Ashes 2015: Older and wiser Mitchell Johnson can be a guiding light for Australia

Australian paceman has dealt with flak and can help his team-mates cope with Ashes pressure

The Mitchell Johnson who is likely to walk out in the first Ashes Test at Cardiff next week is a version never seen here before. The fast bowler’s first Ashes tour in 2009 ended in defeat. For 2013 he was dropped. This time, though, Johnson arrives transformed by a spell of success which gives him a new authority and presence on and off the field.

Johnson blew England away in the 2013-14 Ashes in Australia, taking 37 wickets and winning the Man of the Series award. He was ICC cricketer of the year last year, and this year was excellent in the World Cup which Australia won, another step in their remarkable improvement under coach Darren Lehmann.

Winning the Ashes in England – something Australia haven’t done since 2001 – would be the pinnacle of this side’s development, and also of the second stage of Johnson’s own career. He said yesterday, at Australia’s base in rural Essex, that this “is probably my last Ashes series”. Victory would be the perfect goodbye.

Johnson celebrates after dismissing Jimmy Anderson in the 2013-14 series

All of Johnson’s recent achievements make him far more comfortable with the theatre and drama of the Ashes than he used to be. If the younger Johnson was sometimes affected by the mind games, his 33-year-old self was more in control yesterday, making his points but never losing his cool. That other side of the Ashes – the media, the fans, the pressure – overwhelmed Johnson in the past, but not any more. Now he is the senior bowler imparting his lessons to the less experienced Josh Hazlewood and Mitchell Starc.

“I have had some experience here,” Johnson said. “It is probably up to me now to help these young guys now, to know what to expect over here in these conditions, and with the media and off-field stuff.”

That is the side of the Ashes that can get to younger players, but having come through it before, Johnson is in a position to offer help. “Being able to experience all of that has made me a better player and a better person,” he reflected. “That is where I think I have to be able to help the younger guys who have not been through that experience at all.”

Johnson, speaking with honesty and self-knowledge, admitted just how startled he had first been by the intense scrutiny of a match at Hove on his first tour six years ago.

“When I came here I was playing well at the time,” Johnson said. “Then I remember one of the warm-up games down in Hove. We had all the media, which was not something I expected at all. I came in and it just blew me away.

“It pretty much started from there. I was taken aback by it, did not expect it at all, then the crowds and everything else on top of that.” The English crowds did not exactly take to Johnson, mocking him for his early Ashes form, and there was an incident in Australia 18 months later which still stands out.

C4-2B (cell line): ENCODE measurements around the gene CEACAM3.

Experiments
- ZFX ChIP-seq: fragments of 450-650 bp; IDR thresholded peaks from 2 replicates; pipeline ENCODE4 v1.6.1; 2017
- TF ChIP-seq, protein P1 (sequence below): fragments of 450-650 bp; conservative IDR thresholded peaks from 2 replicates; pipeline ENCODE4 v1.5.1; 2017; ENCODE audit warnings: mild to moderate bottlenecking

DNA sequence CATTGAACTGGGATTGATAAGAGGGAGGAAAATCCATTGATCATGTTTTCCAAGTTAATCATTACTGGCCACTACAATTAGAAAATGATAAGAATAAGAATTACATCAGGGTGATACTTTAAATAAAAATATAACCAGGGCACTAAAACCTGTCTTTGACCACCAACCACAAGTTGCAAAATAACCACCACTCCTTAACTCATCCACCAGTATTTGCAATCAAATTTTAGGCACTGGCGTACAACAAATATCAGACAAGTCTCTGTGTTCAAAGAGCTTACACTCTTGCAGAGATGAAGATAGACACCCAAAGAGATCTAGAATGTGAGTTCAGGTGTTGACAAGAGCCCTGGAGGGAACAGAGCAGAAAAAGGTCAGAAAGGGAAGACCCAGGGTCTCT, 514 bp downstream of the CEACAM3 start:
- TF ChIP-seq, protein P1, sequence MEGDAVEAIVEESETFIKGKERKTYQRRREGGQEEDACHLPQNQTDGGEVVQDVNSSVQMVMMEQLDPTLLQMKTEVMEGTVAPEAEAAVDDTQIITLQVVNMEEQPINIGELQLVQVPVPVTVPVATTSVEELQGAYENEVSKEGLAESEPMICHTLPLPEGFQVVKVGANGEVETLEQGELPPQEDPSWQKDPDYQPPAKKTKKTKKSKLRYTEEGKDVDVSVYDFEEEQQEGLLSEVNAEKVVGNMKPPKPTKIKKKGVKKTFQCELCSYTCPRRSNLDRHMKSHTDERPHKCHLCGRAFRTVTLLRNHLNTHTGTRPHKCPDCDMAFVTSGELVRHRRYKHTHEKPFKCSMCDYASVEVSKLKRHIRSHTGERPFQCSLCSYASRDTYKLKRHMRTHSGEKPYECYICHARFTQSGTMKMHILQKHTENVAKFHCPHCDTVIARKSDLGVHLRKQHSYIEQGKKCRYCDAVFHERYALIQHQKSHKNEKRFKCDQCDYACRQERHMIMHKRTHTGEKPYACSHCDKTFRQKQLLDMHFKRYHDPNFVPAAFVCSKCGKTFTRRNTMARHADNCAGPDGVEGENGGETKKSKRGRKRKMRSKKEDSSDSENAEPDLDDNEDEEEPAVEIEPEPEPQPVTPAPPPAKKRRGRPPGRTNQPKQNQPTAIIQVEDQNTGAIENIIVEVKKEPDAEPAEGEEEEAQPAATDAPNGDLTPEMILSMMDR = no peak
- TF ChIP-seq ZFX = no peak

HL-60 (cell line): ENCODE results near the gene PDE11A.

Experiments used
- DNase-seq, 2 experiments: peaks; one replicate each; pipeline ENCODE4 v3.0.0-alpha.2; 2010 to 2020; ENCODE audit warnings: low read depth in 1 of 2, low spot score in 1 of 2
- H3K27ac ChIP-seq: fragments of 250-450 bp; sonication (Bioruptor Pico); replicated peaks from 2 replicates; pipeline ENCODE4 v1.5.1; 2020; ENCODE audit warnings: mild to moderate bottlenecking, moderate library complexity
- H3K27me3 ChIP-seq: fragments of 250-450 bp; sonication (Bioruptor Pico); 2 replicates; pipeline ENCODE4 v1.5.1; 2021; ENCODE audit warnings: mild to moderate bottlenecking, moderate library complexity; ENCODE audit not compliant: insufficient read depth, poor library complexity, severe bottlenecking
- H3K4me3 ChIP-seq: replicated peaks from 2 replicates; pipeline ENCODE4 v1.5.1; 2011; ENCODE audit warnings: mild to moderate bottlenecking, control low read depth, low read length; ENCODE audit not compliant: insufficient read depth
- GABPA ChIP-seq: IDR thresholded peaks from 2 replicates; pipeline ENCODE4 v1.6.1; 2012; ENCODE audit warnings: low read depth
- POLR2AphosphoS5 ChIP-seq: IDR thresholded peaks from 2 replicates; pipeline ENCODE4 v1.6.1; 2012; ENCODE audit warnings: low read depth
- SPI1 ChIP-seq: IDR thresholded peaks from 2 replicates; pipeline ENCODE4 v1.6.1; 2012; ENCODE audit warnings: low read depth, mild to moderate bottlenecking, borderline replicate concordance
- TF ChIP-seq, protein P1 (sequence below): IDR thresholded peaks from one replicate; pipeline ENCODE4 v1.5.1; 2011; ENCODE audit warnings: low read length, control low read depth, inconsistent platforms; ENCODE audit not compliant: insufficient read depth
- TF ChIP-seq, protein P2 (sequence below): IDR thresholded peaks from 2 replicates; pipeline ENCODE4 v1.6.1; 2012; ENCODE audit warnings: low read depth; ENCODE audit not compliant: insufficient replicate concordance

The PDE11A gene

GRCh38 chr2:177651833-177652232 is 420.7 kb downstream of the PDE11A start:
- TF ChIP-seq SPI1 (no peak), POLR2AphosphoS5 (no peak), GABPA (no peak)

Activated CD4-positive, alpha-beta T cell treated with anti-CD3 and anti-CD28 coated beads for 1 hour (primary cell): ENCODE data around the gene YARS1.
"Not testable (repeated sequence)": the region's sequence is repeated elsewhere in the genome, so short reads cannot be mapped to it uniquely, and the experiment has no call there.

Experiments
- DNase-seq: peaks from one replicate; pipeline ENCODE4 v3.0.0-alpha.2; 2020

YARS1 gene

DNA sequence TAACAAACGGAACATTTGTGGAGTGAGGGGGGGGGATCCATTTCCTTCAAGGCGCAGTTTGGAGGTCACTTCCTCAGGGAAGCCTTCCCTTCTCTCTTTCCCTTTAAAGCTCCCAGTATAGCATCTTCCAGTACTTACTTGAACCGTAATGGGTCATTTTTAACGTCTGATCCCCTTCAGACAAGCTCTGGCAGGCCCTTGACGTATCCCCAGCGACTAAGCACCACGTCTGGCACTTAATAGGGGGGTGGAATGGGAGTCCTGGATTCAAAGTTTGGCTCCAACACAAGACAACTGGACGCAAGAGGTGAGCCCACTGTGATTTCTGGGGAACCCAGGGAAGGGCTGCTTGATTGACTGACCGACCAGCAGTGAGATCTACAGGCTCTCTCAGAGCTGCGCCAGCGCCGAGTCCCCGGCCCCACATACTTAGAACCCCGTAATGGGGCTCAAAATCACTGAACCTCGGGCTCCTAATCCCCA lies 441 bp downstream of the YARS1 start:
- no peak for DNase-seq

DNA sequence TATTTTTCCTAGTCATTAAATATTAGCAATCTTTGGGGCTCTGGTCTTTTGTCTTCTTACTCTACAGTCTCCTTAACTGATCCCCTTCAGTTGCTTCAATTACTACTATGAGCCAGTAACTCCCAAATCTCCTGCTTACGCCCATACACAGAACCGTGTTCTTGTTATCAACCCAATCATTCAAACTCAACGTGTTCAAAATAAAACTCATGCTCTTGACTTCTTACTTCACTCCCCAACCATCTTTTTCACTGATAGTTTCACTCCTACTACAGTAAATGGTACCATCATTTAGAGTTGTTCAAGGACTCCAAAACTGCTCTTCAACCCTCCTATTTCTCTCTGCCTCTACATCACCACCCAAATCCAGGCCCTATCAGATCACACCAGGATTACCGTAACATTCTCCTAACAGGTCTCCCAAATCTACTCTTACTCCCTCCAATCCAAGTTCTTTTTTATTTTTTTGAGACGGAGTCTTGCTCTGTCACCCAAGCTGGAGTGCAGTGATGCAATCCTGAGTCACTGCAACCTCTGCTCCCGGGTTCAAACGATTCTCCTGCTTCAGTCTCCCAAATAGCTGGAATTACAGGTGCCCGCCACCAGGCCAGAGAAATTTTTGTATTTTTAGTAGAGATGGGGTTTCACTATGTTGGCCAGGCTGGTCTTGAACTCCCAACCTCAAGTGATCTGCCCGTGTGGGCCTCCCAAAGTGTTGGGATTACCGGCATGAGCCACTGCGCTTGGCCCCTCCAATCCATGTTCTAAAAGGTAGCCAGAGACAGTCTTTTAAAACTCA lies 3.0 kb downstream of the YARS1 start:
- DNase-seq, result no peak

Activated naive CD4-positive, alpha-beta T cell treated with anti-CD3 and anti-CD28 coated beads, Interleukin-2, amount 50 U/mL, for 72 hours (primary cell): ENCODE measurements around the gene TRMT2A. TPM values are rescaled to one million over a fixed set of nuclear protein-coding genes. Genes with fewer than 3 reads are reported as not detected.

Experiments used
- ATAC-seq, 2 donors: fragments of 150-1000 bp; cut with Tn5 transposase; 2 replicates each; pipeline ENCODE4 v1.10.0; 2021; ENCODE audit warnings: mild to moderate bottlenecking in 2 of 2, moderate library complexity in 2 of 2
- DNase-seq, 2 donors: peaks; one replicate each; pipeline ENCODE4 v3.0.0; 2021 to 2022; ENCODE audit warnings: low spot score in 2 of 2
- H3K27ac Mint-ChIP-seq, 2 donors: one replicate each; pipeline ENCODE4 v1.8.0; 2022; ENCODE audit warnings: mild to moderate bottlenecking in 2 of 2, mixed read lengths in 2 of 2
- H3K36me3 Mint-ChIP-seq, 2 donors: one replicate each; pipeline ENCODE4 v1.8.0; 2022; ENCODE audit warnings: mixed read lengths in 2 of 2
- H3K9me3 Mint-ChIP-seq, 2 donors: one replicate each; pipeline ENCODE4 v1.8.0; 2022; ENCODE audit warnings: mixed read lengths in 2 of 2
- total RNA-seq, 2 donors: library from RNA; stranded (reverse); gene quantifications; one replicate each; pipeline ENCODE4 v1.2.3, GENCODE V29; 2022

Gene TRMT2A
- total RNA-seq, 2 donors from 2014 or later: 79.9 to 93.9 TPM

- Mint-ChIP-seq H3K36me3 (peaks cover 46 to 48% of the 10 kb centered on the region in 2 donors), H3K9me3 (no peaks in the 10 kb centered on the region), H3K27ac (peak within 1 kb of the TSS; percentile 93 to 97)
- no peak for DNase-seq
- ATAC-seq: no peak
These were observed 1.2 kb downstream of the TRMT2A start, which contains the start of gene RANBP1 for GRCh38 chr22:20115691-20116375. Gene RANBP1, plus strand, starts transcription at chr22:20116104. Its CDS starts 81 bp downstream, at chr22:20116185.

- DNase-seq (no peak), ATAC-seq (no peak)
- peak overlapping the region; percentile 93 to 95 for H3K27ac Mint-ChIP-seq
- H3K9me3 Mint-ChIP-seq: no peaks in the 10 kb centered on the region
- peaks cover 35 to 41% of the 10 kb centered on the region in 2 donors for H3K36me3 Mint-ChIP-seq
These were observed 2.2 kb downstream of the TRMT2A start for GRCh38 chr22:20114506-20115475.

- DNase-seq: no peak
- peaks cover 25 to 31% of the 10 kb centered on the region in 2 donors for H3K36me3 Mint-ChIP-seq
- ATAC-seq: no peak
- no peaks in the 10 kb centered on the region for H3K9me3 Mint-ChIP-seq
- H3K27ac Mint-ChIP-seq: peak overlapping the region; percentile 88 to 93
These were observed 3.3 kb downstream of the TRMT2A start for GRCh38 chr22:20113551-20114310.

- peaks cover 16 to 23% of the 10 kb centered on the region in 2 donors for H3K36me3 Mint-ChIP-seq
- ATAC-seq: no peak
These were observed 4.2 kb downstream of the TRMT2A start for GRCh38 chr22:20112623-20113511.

“I remember in the 2010-11 Ashes, walking down the street in Melbourne with my wife and copping abuse from about 10 English blokes,” he said. “That was quite disappointing at the time, and as I was with my wife, it was really disrespectful.”

It was not a pleasant experience but, again, Johnson feels he has moved beyond it. “Back then, I took it personally, 100 per cent. It hurt at the time but I have grown from that. Those things don’t affect me now, it is just words.”

It is through the experience of playing and learning that Johnson has grown used to this sort of treatment. “That has been the history of Ashes cricket and probably cricket in general,” he said. “I have been targeted all over the world. In South Africa, they went after me. That was good fun. It is always nice to be able to retaliate when you get wickets.”

That, ultimately, is how Johnson has responded, with stacks of cricket’s most precious currency – 291 Test wickets . He said there is “probably a bit more appreciation” after his recent performances and sensed a slightly lighter tone during his historic 2013-14 series.

It was soon after that series whitewash that Lehmann’s Australia re-assessed their targets, looking at two in particular. First there was the World Cup, which Australia regained. Now there is the away Ashes, in which Australia last triumphed 14 years ago.

This is what everything has been building up to and Johnson, six years on from his first tour of England, is now a master of Ashes cricket and all that goes with it.

“Once we got here from the West Indies, I could feel that excitement in the air, the build-up already,” he said. “We were only a day in when we arrived and had some time off with the boys. But we were all itching to get out there. I just want to get out there and play.”


England’s nemesis - Mitchell Johnson’s record

Ashes record in England

Games Wkts Runs Best Av 5w

Tests 5 20 651 5-69 32.55 1

Ashes record in Australia

Games Wkts Runs Best Av 5w

Tests 9 52 1071 7-40 20.59 4

Career statistics

Games Wkts Runs Best Av 5w

Tests 66 291 8,027 8-61 27.58 12

Ashes highlights

Best figures 7-40, second Test, Adelaide, 2013. In that series he took 37 wickets at 13.97.

Best match 9-82, third Test, Perth, 2010.

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